• The leadership of the New Jersey State League of Municipalities yesterday held a press conference to back Christie’s call to make the 2 percent cap on interest arbitration awards for police and firefighters permanent. The day before, an eight-member state task force split 4-4 on the issue, with Christie’s three appointees and a Republican assemblyman calling for a permanent interest arbitration cap, and the four union representatives opposed.

  • Christie also is pushing for a ban on retirees cashing out unused sick leave and seeking changes in the civil service law that would make it easier for municipalities that plan to consolidate or share services to break union contracts, which is what happened when the city of Camden dissolved its police department to join a Camden County police force that has no other members.

Sufficient Progress

For Christie, holding down actual property tax growth represents sufficient progress. He made that clear in January 2012 when he declared that limiting property tax growth to 1.6 percent the previous year showed that his property tax initiatives were working and called for the state to put $1.4 billion into a 10 percent across-the-board income tax cut that would primarily benefit the wealthy, rather than restoring the cuts in property tax rebates.

When the Democratic-controlled Legislature refused to consider his income tax cut for “job creators,” Christie switched his support to a plan by Sweeney to offer a property tax credit of up to $1,000 on state income taxes to be paid for out of future revenue growth, but Christie’s revenue projections failed to meet expectations.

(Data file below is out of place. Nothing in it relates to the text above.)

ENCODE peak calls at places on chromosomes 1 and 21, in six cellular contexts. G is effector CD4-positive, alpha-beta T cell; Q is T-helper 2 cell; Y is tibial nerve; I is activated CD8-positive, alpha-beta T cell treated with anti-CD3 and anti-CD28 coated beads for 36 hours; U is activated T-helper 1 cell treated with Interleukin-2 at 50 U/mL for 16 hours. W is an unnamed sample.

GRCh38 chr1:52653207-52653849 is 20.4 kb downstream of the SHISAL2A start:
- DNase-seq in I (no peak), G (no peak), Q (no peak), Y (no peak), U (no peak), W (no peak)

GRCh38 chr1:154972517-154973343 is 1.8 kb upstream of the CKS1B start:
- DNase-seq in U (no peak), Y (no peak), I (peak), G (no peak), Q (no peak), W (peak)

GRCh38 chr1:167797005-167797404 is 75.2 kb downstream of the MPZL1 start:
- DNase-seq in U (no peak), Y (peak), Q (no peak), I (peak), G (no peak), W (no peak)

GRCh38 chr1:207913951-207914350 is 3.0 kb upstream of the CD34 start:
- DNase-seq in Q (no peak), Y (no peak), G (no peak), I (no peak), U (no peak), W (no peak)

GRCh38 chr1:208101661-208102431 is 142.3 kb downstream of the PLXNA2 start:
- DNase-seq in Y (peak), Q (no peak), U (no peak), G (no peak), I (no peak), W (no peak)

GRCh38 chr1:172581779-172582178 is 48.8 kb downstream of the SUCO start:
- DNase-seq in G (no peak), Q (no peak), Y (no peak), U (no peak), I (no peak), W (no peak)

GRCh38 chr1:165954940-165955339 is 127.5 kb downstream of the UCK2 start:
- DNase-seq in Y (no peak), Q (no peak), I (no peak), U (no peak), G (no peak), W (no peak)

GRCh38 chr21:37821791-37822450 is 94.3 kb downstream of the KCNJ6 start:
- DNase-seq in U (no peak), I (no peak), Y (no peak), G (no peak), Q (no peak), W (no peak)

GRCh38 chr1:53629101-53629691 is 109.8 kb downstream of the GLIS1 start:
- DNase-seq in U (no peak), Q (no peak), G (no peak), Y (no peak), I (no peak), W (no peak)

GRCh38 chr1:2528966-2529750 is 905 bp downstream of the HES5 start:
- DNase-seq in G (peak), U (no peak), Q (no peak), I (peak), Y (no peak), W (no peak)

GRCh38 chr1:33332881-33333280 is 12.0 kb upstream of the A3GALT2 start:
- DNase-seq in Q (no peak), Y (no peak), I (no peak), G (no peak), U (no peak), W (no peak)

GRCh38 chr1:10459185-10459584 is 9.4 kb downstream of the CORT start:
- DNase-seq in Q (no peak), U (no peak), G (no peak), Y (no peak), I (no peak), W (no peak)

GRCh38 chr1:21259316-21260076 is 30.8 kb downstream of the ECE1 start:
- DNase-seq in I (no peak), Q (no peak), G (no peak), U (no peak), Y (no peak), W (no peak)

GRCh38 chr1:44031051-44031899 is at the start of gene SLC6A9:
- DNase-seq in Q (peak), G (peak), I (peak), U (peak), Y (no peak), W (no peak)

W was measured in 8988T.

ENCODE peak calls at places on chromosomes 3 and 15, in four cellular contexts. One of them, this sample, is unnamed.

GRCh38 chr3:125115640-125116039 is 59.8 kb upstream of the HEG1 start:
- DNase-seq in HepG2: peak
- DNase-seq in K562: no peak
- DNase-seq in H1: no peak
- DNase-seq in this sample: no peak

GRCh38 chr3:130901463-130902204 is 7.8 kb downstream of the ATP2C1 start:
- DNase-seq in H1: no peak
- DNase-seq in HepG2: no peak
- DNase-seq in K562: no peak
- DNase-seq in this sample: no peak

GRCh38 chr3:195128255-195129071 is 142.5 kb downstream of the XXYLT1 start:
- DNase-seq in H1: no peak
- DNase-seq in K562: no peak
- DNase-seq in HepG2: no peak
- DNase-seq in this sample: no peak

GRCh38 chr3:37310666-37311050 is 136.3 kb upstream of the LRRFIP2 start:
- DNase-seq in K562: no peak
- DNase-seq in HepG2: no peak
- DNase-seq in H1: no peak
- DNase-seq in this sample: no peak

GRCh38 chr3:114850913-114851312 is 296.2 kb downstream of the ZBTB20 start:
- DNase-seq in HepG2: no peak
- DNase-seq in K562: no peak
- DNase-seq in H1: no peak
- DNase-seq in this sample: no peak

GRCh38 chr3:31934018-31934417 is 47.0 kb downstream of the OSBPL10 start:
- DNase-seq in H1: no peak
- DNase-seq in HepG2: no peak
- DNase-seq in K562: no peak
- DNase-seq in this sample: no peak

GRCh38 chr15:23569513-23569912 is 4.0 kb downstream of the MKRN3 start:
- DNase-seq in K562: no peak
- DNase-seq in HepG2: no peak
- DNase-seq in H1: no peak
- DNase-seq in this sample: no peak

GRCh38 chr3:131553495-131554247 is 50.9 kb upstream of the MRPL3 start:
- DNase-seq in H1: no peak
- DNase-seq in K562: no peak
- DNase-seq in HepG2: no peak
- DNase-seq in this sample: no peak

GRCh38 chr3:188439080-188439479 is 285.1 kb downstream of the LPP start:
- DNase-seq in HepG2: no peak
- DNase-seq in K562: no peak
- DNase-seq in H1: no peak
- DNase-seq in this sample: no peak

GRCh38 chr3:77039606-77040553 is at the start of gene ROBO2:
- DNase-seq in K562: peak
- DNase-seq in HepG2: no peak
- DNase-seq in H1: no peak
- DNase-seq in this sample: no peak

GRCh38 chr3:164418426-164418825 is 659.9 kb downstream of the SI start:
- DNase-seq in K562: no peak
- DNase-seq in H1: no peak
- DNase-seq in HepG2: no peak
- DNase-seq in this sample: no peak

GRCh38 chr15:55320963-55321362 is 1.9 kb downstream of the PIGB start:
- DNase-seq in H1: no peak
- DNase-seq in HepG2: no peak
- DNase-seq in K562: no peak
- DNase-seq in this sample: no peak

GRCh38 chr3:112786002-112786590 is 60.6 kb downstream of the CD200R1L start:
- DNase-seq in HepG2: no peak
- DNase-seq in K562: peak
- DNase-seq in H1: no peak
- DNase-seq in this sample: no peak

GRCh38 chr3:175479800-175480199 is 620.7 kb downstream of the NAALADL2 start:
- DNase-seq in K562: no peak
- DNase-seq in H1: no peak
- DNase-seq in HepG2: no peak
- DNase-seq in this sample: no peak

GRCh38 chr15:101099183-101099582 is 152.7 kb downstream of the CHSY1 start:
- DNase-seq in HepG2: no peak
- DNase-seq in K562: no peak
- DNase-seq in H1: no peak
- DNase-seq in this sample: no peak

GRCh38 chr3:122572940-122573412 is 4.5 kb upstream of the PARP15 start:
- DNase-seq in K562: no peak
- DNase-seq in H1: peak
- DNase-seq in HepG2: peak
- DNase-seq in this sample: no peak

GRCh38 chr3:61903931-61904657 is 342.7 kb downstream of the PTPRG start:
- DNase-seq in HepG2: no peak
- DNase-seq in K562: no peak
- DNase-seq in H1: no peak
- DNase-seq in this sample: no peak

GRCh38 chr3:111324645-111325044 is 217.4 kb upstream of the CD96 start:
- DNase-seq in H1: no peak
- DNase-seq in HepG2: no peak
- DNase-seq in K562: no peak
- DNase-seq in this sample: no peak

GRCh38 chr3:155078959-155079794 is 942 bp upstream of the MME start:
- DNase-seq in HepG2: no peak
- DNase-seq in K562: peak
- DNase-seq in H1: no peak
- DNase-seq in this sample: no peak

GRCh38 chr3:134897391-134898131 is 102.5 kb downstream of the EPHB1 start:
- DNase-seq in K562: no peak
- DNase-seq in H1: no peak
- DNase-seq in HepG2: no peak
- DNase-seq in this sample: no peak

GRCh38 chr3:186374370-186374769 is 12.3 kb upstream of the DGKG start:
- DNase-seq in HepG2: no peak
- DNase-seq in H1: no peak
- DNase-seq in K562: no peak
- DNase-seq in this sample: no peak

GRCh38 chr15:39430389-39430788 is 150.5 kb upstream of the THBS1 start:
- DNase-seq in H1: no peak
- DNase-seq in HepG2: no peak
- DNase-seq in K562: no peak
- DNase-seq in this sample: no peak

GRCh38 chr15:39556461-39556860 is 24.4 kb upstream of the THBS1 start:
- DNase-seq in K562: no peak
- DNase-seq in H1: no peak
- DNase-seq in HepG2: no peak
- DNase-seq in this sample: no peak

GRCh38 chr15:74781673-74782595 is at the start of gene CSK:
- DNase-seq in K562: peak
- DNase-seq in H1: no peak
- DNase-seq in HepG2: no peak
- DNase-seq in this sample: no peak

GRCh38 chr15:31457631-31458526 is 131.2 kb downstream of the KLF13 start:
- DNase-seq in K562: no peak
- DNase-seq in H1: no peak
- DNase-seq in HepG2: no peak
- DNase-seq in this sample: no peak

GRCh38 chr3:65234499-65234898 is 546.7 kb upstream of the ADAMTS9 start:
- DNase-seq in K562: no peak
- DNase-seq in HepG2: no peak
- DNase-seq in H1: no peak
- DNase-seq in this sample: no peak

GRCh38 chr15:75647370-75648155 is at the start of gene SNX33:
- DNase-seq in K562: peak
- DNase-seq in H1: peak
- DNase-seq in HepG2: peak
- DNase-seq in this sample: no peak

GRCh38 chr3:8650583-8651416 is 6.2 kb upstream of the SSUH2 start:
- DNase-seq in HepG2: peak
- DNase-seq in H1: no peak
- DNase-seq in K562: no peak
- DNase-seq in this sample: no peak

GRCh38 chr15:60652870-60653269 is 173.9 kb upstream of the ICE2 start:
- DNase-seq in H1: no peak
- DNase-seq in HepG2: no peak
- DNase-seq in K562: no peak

That option for attacking property taxes is no longer viable: Too much of New Jersey’s future revenue growth is being eaten up by increases of up to $600 million each year in state pension payments mandated by the 2011 pension and health care overhaul.

And while Christie has been weakened politically by Bridgegate, the Republican governor is sticking to his “no new taxes” pledge as he continues to contemplate a 2016 presidential run -- which would rule out not only the new local option taxes that Greenwald and others have discussed, but also a revenue-neutral shift from property taxes to other broad-based taxes.

The Municipal Benefit

Ironically, the pension overhaul that is devouring so much of the annual increase in tax revenues as New Jersey makes up for 15 years of state government skipping pension payments for state workers and for teachers has had the opposite effect for the state’s 565 municipalities, which kept up with their annual pension obligations. The pension bill’s elimination of cost-of-living increases for retirees, increase in pension contributions by municipal employees, and hike in the retirement age will save municipalities an additional $135 million on their pensions this year, which will help them stay within the 2 percent cap imposed by Christie and the Legislature in 2010.

For the past two weeks, Christie has highlighted the 1.3 percent property tax increase at town hall meetings as evidence that he is bringing property taxes under control, and Community Affairs Commissioner Richard Constable underscored Christie’s message yesterday when his department released the official town-by-town figures.